IITs Receive More Applications From Marginalized Communities Than Previously Disclosed, New Analysis Finds
Ph.D. aspirants from marginalized communities apply in large numbers to Indian Institutes of Technology (IITs), according to three years of Right to Information (RTI) data found by the Hindu. This is contrary to previous statements from the institutes alleging a low number of marginalized applicants.
The RTI data covered admissions between 2015-2019 — 3279 Ph.D. program acceptances from a pool of more than 95,000 candidates. The programs were civil engineering, electrical engineering, mechanical engineering, and computer science at IIT Bombay, Kanpur, Delhi, Kharagpur, and Madras.
According to the RTI data, only 238 of 11,019 Scheduled Caste (SC) applicants and 1809 Scheduled Tribe (ST) applicants received admission over the five year period. This means only 9.1% of SC candidates (with 15% seats reserved) and 2.1% ST candidates (with 7.5% seats reserved) received admission, falling well below the mandated reservation percentages, even though there were a large number of aspirants.
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It is common knowledge that the IITs are a selective institution by virtue of academic excellence, and that is why selection rates for Ph.D. programs are low. But, the report also uncovered selection bias favoring general category students. In IIT Delhi, around 63% of the students who applied were from the general category, and around 76% of those students received acceptances. In comparison, around 12% of the students who applied were from Scheduled Castes, but only 6% received acceptances.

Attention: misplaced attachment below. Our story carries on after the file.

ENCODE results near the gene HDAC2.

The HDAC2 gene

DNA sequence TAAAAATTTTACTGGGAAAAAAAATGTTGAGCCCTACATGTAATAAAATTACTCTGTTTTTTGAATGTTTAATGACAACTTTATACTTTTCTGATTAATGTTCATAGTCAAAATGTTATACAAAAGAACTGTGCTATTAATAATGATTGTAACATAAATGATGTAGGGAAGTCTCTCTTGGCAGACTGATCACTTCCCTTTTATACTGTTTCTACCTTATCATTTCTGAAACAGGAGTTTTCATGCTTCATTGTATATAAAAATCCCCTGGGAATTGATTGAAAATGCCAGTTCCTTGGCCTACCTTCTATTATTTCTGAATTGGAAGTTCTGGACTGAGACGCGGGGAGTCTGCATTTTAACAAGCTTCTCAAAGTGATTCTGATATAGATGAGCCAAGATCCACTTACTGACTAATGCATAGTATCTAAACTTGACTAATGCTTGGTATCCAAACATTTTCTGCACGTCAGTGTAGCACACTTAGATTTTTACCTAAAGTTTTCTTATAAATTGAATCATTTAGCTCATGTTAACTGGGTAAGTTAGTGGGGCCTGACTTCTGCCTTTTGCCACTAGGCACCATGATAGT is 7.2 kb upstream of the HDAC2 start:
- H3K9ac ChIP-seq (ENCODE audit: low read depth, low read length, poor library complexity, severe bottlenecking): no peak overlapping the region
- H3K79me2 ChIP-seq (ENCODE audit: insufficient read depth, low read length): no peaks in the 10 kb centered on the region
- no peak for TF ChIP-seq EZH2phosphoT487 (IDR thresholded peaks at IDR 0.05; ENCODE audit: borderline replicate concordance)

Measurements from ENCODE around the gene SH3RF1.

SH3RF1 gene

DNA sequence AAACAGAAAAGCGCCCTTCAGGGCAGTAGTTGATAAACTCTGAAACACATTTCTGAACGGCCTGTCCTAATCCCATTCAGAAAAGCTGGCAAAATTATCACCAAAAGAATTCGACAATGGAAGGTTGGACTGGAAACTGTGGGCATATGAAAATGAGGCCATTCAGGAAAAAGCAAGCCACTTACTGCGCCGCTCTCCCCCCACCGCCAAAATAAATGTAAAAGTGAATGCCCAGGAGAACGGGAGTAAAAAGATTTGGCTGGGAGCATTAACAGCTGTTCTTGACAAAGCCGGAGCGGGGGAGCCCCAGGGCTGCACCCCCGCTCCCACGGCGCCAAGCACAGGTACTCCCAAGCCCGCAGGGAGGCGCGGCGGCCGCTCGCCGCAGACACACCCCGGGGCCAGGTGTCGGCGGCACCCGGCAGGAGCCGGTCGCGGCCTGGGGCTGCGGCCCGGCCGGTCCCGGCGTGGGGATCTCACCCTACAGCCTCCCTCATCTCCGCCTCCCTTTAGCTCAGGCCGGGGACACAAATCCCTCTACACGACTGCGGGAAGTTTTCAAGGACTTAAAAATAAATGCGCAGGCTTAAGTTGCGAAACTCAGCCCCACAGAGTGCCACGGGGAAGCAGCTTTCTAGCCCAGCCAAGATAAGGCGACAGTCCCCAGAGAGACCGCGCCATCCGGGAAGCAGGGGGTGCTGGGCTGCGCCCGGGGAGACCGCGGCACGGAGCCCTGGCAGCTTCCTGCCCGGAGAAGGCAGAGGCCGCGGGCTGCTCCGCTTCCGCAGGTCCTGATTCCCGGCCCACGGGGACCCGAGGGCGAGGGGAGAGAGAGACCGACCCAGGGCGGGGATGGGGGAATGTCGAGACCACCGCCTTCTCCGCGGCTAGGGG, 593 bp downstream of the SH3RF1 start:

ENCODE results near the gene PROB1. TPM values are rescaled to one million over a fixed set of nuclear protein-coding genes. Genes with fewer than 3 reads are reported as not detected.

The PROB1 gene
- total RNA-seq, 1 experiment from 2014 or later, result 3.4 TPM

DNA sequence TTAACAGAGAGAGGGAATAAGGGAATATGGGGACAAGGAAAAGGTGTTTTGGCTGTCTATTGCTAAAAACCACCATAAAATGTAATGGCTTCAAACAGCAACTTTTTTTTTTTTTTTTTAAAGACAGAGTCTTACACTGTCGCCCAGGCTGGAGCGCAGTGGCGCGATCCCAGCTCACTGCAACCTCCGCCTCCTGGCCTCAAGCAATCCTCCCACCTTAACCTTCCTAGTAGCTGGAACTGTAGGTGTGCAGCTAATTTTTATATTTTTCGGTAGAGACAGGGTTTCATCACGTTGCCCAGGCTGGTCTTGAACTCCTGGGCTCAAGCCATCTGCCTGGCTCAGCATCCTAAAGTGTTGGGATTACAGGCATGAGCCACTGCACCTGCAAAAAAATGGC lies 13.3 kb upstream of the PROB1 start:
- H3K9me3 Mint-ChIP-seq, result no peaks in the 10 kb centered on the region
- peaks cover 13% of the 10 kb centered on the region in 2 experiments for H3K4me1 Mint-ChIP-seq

This analysis comes amid the recent release of government data that shows a steep drop in the number of marginalized candidates receiving Ph.D. program acceptances. According to the data, 15 of 31 departments at IIT Delhi, and 16 of 26 departments at IIT Bombay did not admit a single person from a Scheduled Caste into a Ph.D. program in 2020. For Scheduled Tribes, five departments in IIT Bombay and 19 in IIT Delhi gave zero admissions.
The IITs had also tried to exclude themselves from reservations in faculty hiring last year. The reason given was that the IITs are “institutes of national importance and are involved in research,” which drew severe criticism from student activist groups within the institutions. IIT Bombay’s Ambedkar Periyar Phule Study Circle put out a statement saying, “There exists sufficient data to suggest that the lack of qualified candidates from the reserved categories was never a reason for their lack of admissions in Ph.D. programs at the IITs. It is the cut-off mark that is used to deny entry to the eligible SC/ST/OBC students in campuses like IITs for years.”